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Conforntation – Videotaped Statements of Children, § 908.08 – Constitutionality

State v. Kevin D. James, 2005 WI App 188
For James: Terry W. Rose

Issue/Holding: The mere fact that § 908.08 imposes a mandatory protocol (videotape admitted into evidence first; child called to testify afterward) violates neither confrontation, ¶¶10-14, nor separation-of-powers, ¶¶15-25, doctrines.This statutory procedure allows the State to introduce a child’s videotaped statement, with the child available for questioning at the defendant’s request. In effect, the videotape stands as the direct examination, with defense opportunity for live cross-examination. The court of appeals holds that this statute on its face satisfies Crawford v. Washington, 541 U.S. 36 (2004):

¶10 The trial court further acknowledged that following the mandatory protocol would not per se violate James’ confrontation rights. In that respect, we agree with the court’s analysis. …¶11 This language describes exactly the situation before us. The State has promised to produce the children for cross-examination upon James’ request. As long as both children testify, the videotape-direct testimony-cross-examination sequence conforms both to Wis. Stat. § 908.08(5)(a) and Crawford. Cf. also State v. Tarantino, 157 Wis. 2d 199, 458 N.W.2d 582 (Ct. App. 1990) (a pre-Crawford case upholding § 908.08 against a Confrontation Clause challenge).[3]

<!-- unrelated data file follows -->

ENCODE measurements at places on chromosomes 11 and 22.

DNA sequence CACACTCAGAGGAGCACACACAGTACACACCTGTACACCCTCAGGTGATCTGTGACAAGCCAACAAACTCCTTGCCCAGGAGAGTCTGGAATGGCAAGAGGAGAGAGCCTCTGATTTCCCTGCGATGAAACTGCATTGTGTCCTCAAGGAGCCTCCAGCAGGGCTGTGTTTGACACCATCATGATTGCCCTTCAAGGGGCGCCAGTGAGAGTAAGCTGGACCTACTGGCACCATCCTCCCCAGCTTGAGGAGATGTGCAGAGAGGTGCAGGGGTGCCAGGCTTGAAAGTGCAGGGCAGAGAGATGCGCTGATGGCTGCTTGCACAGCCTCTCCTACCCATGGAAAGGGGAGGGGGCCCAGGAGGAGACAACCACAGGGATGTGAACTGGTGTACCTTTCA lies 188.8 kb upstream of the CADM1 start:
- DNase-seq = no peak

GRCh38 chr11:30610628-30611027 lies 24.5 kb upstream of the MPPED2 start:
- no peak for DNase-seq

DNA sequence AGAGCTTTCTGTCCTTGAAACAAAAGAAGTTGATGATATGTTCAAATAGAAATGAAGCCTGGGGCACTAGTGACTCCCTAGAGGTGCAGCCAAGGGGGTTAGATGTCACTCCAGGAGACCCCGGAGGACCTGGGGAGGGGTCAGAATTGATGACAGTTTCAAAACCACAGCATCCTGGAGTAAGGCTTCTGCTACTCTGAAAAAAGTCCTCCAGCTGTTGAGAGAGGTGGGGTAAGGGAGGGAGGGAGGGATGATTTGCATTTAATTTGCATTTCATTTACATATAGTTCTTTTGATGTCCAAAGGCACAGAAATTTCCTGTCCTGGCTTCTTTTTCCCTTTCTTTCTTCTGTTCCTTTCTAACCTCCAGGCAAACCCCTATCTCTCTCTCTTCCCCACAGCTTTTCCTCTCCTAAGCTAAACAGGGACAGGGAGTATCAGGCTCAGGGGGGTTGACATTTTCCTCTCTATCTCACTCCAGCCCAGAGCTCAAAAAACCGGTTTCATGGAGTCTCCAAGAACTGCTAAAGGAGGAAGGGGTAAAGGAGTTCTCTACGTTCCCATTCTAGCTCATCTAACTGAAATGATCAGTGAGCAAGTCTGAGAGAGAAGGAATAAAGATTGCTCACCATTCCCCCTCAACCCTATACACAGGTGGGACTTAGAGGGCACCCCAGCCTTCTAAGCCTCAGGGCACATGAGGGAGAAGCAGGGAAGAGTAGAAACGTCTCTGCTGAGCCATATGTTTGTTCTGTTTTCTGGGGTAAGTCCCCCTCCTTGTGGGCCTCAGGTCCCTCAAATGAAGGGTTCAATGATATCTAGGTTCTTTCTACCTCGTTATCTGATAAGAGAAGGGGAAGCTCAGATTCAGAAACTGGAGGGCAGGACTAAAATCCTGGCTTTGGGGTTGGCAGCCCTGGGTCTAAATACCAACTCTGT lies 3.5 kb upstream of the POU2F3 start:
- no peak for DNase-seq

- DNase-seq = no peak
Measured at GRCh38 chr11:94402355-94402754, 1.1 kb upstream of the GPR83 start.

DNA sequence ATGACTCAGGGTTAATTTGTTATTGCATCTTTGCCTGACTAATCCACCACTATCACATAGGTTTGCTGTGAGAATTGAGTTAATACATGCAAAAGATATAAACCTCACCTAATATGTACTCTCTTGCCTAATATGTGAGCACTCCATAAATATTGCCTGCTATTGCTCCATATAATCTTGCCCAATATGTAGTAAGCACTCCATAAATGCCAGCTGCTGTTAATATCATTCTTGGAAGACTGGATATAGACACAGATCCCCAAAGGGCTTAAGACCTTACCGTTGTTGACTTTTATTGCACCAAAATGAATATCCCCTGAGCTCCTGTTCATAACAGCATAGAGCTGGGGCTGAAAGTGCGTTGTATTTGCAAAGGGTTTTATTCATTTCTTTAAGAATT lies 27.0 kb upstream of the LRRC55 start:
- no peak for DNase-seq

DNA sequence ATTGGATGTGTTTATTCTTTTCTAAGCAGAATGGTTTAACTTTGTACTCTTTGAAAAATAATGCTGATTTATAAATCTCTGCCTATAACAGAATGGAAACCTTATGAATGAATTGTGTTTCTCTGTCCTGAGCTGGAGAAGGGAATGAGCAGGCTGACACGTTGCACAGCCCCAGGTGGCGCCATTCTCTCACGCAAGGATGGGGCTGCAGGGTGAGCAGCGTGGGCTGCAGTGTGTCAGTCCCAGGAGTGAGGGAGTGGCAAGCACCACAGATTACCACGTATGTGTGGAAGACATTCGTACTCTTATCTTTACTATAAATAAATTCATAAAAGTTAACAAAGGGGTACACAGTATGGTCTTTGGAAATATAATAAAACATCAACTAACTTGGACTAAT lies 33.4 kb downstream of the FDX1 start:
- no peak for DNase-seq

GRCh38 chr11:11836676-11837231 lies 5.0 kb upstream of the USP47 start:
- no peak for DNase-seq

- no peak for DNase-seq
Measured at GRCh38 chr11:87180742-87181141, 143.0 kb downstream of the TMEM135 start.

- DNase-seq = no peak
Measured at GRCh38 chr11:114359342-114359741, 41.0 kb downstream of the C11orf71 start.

[3] … [T]he right of confrontation simply means the right to confront in the sense that a defendant must at some point be allowed to face his or her accuser and force that person to answer for the accusation. It does not require that in order for the courts to admit an out-of-court accusation, the accuser must have confronted the accused at the time he or she made the accusation.

Nor, the court goes on to say, does “the order of evidence prescribed in the statute” violate the separation of powers doctrine: by limiting the amount of time a child must spend on the witness stand, the statute eliminates a great deal of emotional strain, ¶18; and, it “does not determine the result of any case and therefore leaves the judiciary’s authority fully intact with respect to its most important function,” ¶20.This discussion relates to the procedure at an abstract level: there is nothing necessarily wrong with using a videotaped statement as, in effect, direct testimony. “The notion that James cannot expect a full and exacting cross-examination lacks any factual basis,” ¶22. It simply remains to be seen whether and under what circumstances the court will be inclined to find that the defendant was denied “full and exacting cross-examination.” In this regard see for example, State v. Price, WA SCt No. 77152-9, 11/16/06 (child’s inability to remember did not render her “unavailable,” therefore her pretrial statements and taped interview admissible without violating confrontation); U.S. v. Kappell, 6th Cir No. 04-1333, 8/9/05 (child-witness, even though unresponsive or inarticulate, considered “available” for cross-examination where testifying by remote, closed circuit technology). In all likelihood, something more than a squirrelly performance will have to be shown. See. e.g., State v. Pitt, OR App No. A120428, 11/15/06 (child witness declared incompetent to testify “unavailable” for confrontation purposes). Tangential but related point: it is settled that a witness who, for example, pleads the 5th is “unavailable” for cross-examination, State v. Paul J. Stuart, 2005 WI 47, ¶¶28-29. It is probably fair to say that any witness who genuinely “clams up” should be treated no differently than a witness who has formally invoked the 5th.

 

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